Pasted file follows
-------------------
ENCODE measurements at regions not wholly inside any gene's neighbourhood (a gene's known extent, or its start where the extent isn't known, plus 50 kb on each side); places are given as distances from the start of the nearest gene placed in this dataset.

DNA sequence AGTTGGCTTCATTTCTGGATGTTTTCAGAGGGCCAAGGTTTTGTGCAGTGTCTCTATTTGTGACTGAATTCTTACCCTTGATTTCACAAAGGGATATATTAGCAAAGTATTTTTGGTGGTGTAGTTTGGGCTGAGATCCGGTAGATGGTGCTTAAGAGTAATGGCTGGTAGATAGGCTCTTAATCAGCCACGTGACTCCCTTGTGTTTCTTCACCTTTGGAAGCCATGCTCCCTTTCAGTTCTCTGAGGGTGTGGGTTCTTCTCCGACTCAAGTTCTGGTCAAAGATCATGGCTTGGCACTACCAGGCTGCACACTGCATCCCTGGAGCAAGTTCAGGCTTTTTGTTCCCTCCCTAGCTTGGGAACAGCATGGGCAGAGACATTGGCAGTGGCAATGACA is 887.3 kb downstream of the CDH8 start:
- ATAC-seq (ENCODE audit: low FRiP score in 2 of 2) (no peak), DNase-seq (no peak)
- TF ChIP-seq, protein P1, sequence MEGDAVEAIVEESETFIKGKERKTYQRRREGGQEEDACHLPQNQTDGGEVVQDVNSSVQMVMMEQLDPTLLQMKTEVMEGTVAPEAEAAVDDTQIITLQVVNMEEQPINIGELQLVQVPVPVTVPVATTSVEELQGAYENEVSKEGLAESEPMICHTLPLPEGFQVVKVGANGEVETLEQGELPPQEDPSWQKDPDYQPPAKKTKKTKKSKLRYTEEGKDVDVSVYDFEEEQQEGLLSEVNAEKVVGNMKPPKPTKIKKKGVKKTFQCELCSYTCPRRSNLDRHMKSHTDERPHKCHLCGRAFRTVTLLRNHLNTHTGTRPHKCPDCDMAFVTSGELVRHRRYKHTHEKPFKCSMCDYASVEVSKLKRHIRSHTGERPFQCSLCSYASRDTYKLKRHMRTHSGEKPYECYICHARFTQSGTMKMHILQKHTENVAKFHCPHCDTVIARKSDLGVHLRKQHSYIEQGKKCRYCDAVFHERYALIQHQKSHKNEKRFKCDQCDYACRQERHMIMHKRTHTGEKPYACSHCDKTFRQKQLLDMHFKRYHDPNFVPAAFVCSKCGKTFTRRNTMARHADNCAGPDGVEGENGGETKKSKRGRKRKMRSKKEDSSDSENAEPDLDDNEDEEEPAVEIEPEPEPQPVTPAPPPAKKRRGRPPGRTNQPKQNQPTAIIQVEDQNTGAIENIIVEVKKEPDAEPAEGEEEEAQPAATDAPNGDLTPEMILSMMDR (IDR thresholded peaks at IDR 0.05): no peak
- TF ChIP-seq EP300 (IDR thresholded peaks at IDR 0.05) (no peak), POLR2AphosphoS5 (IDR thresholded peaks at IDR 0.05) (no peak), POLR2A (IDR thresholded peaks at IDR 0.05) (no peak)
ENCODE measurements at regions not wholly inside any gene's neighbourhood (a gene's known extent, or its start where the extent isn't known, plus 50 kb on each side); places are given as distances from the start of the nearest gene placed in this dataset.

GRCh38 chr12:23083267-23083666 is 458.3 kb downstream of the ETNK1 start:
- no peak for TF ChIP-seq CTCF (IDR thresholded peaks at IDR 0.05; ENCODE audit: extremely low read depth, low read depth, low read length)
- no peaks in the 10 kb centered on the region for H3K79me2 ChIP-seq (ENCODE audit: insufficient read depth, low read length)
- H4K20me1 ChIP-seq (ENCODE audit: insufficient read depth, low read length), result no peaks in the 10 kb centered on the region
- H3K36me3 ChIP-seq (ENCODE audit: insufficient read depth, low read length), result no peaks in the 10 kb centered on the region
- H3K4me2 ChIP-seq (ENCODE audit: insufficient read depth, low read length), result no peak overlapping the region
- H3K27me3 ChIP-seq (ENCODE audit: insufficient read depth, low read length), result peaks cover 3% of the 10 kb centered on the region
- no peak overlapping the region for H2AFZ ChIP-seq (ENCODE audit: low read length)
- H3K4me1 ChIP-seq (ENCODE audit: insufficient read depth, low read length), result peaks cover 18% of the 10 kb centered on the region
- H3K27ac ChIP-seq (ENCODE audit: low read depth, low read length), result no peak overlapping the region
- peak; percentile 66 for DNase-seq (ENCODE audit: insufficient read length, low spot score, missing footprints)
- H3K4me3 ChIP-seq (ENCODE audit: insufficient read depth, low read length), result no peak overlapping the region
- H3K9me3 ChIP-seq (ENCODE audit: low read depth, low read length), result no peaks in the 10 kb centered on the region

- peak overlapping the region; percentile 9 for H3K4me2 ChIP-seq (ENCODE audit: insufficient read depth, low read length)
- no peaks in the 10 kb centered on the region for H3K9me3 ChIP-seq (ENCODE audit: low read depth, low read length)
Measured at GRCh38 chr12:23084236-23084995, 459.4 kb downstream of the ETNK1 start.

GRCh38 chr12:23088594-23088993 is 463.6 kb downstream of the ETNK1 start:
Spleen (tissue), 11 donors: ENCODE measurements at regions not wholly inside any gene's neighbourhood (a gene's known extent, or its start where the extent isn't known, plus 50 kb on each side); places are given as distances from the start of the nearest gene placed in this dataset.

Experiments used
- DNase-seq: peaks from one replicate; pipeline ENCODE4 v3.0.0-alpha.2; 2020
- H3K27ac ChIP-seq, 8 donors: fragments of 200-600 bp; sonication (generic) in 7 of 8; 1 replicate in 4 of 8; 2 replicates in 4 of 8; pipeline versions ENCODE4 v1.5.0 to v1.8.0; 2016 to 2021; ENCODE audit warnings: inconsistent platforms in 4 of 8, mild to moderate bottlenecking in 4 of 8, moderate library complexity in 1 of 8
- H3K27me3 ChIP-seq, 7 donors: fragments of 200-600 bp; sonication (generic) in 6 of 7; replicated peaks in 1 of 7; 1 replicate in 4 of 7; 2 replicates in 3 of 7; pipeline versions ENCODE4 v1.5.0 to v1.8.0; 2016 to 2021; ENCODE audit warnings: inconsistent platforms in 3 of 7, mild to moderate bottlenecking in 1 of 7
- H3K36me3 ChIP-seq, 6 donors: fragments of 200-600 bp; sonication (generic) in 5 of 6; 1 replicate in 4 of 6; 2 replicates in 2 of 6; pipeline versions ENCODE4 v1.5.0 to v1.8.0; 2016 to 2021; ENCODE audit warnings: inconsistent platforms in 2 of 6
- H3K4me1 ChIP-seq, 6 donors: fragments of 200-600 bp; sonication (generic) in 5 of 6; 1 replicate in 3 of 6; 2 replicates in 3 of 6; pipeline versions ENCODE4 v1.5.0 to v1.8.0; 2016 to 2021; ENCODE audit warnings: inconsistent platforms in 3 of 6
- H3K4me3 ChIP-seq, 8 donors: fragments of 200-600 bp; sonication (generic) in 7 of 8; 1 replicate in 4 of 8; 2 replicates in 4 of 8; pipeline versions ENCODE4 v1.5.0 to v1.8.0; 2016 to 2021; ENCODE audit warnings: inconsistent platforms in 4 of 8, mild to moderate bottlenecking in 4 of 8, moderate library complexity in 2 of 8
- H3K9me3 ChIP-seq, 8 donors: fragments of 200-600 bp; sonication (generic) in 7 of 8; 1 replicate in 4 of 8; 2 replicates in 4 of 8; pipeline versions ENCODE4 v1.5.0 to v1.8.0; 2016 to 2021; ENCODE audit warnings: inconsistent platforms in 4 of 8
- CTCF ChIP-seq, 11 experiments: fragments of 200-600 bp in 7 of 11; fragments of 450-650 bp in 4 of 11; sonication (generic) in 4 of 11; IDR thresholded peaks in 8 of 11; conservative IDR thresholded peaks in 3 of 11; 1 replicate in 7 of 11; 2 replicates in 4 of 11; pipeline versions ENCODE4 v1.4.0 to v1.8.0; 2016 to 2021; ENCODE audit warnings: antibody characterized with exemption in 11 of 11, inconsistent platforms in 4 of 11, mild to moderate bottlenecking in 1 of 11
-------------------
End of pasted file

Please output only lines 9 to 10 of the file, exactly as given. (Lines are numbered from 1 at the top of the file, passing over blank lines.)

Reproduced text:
- no peaks in the 10 kb centered on the region for H3K79me2 ChIP-seq (ENCODE audit: insufficient read depth, low read length)
- H4K20me1 ChIP-seq (ENCODE audit: insufficient read depth, low read length), result no peaks in the 10 kb centered on the region